By Jason Fordney
Edison International on Thursday joined other California utilities in protesting difficulties in recovering costs related to devastating wildfires, saying it will pursue “legal, regulatory and legislative” avenues on the issue.
During a fourth-quarter earnings call, Edison CEO Pedro Pizarro said the company faced “significant challenges in December and into January of this year due to wildfires and the related legal and regulatory framework in California.” He said the wildfires have increased in severity because of climate change, long-term drought and forest management policies that have led to a buildup of vegetation and dead trees. Eight of the state’s 20 worst wildfires having occurred in the last three years, Pizarro said.
The statements echo recent vows by Pacific Gas and Electric to fight for wildfire cost recovery. Both PG&E and Southern California Edison have asked state regulators to rehear a November decision denying cost recovery to San Diego Gas & Electric for about $380 million in damages costs above its insurance coverage from wildfires in 2007. (See PG&E Vows Fight over Wildfire Cost Recovery.)
Fires raged across California much of the fall, leading the California Public Utilities Commission to take on a larger response role and lawsuits against PG&E and SCE over the possible role of utility infrastructure in causing the fires. (See Wildfires Color California PUC Utility Decisions.)
Edison, the parent of Southern California Edison, said the CPUC has not indicated whether it will allow recovery of premiums SCE spent on incremental wildfire insurance at the end of the year, which cost 29 cents/share. About a quarter of SCE’s 50,000-square-mile service territory is in high-fire-risk areas, Pizarro said.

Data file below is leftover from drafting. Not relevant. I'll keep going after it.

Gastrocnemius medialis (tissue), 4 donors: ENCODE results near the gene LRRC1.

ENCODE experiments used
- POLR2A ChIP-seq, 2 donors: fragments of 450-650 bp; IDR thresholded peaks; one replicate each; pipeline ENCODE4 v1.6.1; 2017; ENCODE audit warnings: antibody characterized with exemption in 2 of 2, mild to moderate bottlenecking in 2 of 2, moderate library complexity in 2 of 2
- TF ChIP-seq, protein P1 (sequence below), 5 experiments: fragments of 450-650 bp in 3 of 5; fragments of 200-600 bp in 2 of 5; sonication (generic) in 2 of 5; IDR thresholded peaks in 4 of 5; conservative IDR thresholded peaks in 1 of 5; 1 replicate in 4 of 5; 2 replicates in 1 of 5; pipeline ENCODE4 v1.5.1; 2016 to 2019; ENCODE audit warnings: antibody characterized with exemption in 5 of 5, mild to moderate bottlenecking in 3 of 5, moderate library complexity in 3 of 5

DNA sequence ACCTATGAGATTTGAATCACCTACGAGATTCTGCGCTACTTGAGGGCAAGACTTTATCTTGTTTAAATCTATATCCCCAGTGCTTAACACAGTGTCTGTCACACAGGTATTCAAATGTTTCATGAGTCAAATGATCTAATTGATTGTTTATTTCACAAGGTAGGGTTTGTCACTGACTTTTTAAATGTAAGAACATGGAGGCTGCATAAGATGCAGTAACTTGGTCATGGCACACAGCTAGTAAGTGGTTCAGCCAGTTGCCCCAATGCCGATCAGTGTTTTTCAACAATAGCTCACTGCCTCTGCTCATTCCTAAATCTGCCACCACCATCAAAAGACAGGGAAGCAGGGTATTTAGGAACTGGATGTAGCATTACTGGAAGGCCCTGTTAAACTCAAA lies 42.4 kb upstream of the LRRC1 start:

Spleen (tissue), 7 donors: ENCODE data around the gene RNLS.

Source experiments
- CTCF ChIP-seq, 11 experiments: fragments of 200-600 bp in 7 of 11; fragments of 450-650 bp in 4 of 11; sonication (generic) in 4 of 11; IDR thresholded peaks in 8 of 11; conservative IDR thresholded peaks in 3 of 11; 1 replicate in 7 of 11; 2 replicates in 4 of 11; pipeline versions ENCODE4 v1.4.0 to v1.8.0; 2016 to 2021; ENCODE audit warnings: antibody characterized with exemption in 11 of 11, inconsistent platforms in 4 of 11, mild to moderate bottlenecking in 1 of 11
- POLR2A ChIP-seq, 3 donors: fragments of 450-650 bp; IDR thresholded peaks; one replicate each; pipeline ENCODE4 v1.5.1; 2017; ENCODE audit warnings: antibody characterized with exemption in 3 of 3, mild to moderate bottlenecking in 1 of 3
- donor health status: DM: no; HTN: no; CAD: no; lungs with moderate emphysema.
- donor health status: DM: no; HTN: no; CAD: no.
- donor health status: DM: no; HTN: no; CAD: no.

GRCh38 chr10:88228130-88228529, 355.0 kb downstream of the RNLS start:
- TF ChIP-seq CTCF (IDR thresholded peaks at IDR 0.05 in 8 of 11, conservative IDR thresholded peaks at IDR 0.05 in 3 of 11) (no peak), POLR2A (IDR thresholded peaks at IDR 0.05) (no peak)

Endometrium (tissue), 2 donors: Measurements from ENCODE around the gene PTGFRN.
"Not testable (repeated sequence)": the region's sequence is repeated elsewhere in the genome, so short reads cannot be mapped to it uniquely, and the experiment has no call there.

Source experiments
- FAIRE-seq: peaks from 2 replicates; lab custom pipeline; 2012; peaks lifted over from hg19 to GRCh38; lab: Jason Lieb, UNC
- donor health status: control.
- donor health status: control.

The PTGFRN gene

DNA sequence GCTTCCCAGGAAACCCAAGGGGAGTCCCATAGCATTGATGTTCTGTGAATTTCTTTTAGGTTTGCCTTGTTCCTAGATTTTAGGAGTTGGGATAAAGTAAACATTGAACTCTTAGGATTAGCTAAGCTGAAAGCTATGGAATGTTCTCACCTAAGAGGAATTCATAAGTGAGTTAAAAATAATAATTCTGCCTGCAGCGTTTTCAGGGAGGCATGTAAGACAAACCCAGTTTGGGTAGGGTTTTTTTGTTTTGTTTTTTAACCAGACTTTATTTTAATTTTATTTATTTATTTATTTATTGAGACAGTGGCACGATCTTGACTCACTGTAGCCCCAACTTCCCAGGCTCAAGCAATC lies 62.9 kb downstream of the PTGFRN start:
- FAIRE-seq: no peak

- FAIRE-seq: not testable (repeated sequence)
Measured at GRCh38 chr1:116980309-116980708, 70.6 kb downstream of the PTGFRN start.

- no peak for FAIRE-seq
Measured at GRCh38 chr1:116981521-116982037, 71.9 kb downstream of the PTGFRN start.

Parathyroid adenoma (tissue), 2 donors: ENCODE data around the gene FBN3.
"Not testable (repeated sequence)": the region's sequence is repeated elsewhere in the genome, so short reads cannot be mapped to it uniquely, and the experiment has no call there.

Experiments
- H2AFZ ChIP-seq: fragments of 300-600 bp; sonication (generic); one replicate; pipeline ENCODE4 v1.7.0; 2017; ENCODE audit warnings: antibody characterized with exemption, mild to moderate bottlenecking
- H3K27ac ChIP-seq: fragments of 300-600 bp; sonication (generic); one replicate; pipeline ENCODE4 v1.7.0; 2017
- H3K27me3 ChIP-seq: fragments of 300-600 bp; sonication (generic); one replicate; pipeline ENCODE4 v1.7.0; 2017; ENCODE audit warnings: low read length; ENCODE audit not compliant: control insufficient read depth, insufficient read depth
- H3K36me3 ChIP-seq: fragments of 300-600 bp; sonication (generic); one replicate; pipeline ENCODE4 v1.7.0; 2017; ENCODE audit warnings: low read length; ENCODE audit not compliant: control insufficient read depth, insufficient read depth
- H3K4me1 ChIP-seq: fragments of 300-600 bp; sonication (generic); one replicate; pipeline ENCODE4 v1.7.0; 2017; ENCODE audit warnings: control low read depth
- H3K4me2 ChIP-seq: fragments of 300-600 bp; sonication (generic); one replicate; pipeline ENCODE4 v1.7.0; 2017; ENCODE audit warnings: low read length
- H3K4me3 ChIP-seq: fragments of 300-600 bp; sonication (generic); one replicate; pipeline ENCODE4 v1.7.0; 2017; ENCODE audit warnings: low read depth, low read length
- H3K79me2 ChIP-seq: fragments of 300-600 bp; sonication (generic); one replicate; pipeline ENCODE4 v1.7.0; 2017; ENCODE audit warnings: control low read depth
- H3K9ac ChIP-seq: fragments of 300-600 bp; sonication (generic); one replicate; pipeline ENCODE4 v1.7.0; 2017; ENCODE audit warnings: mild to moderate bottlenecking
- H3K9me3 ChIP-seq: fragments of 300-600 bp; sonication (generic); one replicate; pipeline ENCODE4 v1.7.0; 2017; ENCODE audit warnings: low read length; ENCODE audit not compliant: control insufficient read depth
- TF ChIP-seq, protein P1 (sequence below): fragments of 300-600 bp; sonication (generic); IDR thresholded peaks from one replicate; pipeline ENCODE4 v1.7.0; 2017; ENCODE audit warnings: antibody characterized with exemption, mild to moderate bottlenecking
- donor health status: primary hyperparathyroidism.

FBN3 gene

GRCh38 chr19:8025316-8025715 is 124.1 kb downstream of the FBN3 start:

California’s courts have held investor-owned utilities liable when their utility equipment was found to be a substantial cause of a wildfire.
“This is a statewide crisis that needs a statewide solution,” Pizarro said. In addition to ensuring sufficient fire suppression resources and improved vegetation management and zoning regulations, Pizarro said the state’s infrastructure must be hardened.
“We should evaluate the safety impacts, along with the reliability and cost tradeoffs, of steps like undergrounding more of the distribution network in selected areas, installing steel or composite poles instead of wood ones in specific locations, and using further preventive public safety shutoffs of power under high-risk conditions such as red flag warnings, which we have done selectively in the past,” Pizarro said. “When a catastrophic event occurs in spite of all these efforts, we need thoughtful policies around how financial risks are allocated, including fire suppression costs and damages.”
Edison reported a net loss of $545 million ($1.67/share) in the fourth quarter, compared with net income of $329 million ($1.01/share) in fourth quarter 2016. On an adjusted basis, fourth-quarter core earnings were $357 million, up from $316 million a year earlier.
SCE’s fourth-quarter earnings decreased by $437 million ($1.34/share) from the fourth quarter of 2016, with a $44 million increase in core earnings offset by $448 million in charges from the revised settlement agreement on the retirement of the San Onofre nuclear plant. SCE reported operating revenue of $6.6 billion in 2017 and net income of $1.1 billion, compared with revenue of $6.5 billion and net income of $1.5 billion in 2016.
The utility filed a general rate case with the CPUC in September 2016 for 2018-2020. It is seeking a $5.5 billion revenue requirement for 2018, down $106 million from the 2017 requirement. It has requested increases of $431 million in 2019 and $503 million in 2020.
The requested increases would result in a 9.7% compound annual growth rate through 2020. However, the company noted that the CPUC has approved 81%, 89% and 92% of its previous three general rate requests.
Edison’s future will include a focus on electric vehicle integration and energy storage.
SCE intends to file an energy storage procurement and investment plan application March 1 to meet its 166-MW share of distribution-level energy storage under Assembly Bill 2868.
Last October, SCE released a white paper that estimated that California will need more than 7 million EVs, the electrification of one-third of space and water heaters and more energy-efficient buildings to meet the state’s 2030 greenhouse gas reduction target.
In January, the CPUC approved five of the six “fast track” projects, totaling $10 million, that SCE proposed as part of a $574 million transportation electrification initiative in January 2017. Pizarro said the company expects a decision in the second quarter on the long-term projects in the plan.